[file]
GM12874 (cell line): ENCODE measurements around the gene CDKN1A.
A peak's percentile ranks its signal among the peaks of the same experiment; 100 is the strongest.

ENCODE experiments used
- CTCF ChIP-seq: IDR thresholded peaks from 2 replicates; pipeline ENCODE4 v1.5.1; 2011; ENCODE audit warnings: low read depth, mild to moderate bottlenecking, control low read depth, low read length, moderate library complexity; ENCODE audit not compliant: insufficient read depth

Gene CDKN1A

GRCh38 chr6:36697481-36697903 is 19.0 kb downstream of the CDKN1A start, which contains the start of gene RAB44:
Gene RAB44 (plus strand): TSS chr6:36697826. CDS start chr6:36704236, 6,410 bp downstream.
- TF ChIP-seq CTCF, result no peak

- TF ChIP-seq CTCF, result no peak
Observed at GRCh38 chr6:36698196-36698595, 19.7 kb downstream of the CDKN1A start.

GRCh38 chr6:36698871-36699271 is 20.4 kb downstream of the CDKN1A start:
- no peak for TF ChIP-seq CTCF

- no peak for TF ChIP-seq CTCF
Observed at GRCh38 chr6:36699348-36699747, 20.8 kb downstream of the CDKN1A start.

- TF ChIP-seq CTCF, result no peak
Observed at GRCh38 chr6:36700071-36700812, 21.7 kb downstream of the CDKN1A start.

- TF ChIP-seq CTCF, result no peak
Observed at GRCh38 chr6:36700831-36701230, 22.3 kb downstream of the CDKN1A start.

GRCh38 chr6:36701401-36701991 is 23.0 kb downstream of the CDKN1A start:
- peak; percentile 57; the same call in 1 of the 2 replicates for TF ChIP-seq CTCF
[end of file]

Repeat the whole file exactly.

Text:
GM12874 (cell line): ENCODE measurements around the gene CDKN1A.
A peak's percentile ranks its signal among the peaks of the same experiment; 100 is the strongest.

ENCODE experiments used
- CTCF ChIP-seq: IDR thresholded peaks from 2 replicates; pipeline ENCODE4 v1.5.1; 2011; ENCODE audit warnings: low read depth, mild to moderate bottlenecking, control low read depth, low read length, moderate library complexity; ENCODE audit not compliant: insufficient read depth

Gene CDKN1A

GRCh38 chr6:36697481-36697903 is 19.0 kb downstream of the CDKN1A start, which contains the start of gene RAB44:
Gene RAB44 (plus strand): TSS chr6:36697826. CDS start chr6:36704236, 6,410 bp downstream.
- TF ChIP-seq CTCF, result no peak

- TF ChIP-seq CTCF, result no peak
Observed at GRCh38 chr6:36698196-36698595, 19.7 kb downstream of the CDKN1A start.

GRCh38 chr6:36698871-36699271 is 20.4 kb downstream of the CDKN1A start:
- no peak for TF ChIP-seq CTCF

- no peak for TF ChIP-seq CTCF
Observed at GRCh38 chr6:36699348-36699747, 20.8 kb downstream of the CDKN1A start.

- TF ChIP-seq CTCF, result no peak
Observed at GRCh38 chr6:36700071-36700812, 21.7 kb downstream of the CDKN1A start.

- TF ChIP-seq CTCF, result no peak
Observed at GRCh38 chr6:36700831-36701230, 22.3 kb downstream of the CDKN1A start.

GRCh38 chr6:36701401-36701991 is 23.0 kb downstream of the CDKN1A start:
- peak; percentile 57; the same call in 1 of the 2 replicates for TF ChIP-seq CTCF